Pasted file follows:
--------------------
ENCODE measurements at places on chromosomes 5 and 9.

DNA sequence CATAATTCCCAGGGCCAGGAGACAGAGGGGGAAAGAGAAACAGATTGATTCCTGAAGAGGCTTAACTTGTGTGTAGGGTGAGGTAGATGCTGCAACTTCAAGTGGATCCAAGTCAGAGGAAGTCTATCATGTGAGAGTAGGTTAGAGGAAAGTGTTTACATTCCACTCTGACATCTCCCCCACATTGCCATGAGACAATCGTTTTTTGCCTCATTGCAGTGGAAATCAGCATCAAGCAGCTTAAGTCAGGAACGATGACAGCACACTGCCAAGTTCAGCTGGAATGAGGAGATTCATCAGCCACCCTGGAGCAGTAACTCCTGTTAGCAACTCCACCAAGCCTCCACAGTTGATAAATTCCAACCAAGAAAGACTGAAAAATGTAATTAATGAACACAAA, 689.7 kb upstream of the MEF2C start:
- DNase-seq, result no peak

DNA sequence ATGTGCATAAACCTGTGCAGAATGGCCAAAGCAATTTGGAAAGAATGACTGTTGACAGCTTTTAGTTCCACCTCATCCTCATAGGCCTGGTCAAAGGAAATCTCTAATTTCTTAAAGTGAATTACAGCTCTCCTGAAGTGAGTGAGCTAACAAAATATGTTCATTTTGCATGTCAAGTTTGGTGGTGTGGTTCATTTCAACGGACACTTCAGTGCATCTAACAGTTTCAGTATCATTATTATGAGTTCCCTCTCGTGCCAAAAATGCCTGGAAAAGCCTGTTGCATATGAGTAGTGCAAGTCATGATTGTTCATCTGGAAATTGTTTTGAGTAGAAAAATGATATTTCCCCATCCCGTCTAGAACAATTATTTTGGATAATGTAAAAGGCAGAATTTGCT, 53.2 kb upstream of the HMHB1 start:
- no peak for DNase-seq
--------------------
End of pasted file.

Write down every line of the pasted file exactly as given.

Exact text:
ENCODE measurements at places on chromosomes 5 and 9.

DNA sequence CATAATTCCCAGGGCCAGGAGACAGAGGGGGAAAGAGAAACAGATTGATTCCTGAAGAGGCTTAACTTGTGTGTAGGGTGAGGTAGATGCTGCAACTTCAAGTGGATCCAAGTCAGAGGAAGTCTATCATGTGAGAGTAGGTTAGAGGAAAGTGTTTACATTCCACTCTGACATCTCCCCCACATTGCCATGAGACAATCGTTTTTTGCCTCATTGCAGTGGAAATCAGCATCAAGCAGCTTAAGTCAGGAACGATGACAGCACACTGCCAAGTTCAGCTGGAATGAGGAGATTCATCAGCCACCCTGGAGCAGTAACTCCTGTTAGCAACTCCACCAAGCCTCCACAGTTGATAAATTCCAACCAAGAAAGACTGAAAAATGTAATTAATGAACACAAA, 689.7 kb upstream of the MEF2C start:
- DNase-seq, result no peak

DNA sequence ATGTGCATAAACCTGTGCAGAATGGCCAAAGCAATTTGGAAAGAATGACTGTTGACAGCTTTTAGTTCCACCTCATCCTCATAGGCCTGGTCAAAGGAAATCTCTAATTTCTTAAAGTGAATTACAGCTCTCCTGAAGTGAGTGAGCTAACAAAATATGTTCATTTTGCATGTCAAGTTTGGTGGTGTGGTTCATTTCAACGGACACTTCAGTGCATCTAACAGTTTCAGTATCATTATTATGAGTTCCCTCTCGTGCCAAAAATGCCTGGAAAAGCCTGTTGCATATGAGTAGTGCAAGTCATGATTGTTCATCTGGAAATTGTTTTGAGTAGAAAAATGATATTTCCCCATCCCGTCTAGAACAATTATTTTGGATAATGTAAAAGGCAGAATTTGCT, 53.2 kb upstream of the HMHB1 start:
- no peak for DNase-seq